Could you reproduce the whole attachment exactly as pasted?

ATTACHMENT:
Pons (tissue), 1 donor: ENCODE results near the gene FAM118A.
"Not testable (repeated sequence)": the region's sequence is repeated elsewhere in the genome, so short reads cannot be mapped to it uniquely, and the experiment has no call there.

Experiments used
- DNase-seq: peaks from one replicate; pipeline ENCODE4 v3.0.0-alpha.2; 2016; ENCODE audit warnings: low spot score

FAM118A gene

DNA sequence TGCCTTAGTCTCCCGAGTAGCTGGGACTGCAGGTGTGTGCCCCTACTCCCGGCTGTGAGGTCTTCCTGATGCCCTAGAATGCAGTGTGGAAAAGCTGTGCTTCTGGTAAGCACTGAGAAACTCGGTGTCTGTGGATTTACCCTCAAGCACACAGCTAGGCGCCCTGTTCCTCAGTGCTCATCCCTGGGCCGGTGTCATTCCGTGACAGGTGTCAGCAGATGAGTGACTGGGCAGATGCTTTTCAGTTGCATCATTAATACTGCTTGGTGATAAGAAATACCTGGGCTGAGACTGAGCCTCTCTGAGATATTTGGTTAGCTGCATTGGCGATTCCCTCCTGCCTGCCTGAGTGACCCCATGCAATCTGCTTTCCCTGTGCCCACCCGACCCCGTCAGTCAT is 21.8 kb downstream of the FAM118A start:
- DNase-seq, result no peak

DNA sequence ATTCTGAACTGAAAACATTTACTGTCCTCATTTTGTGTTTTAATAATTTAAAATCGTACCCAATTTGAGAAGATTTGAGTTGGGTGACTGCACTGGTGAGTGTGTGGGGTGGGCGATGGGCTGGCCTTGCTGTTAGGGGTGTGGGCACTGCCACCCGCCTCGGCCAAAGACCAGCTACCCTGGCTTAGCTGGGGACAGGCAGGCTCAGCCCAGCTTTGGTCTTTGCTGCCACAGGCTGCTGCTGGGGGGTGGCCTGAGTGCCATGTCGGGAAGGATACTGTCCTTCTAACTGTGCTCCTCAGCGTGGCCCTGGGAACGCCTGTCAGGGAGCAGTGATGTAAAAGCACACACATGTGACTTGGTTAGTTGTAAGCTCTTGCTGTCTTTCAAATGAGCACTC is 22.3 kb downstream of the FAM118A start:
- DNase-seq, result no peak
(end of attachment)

Pons (tissue), 1 donor: ENCODE results near the gene FAM118A.
"Not testable (repeated sequence)": the region's sequence is repeated elsewhere in the genome, so short reads cannot be mapped to it uniquely, and the experiment has no call there.

Experiments used
- DNase-seq: peaks from one replicate; pipeline ENCODE4 v3.0.0-alpha.2; 2016; ENCODE audit warnings: low spot score

FAM118A gene

DNA sequence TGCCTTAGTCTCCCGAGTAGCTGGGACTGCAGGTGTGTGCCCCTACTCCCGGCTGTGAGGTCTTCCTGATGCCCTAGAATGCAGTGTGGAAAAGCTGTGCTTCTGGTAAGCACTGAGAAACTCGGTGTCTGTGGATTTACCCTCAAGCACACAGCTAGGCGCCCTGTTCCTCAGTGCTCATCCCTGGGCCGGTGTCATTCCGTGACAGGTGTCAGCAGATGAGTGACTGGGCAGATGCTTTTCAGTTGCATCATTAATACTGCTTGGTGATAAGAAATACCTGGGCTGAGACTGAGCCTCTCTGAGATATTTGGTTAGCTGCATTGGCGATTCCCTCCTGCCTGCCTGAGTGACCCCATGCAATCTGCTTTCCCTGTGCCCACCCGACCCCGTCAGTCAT is 21.8 kb downstream of the FAM118A start:
- DNase-seq, result no peak

DNA sequence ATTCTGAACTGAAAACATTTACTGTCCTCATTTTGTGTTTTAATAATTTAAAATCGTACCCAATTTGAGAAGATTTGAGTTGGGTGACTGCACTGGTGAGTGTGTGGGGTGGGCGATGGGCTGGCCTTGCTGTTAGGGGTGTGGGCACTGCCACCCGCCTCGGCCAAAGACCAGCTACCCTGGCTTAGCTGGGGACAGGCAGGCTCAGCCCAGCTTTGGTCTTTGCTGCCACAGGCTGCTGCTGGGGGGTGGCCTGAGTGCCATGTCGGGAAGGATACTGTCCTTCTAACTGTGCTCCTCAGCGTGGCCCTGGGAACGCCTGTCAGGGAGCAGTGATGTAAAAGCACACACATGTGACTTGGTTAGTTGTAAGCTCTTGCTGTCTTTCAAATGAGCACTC is 22.3 kb downstream of the FAM118A start:
- DNase-seq, result no peak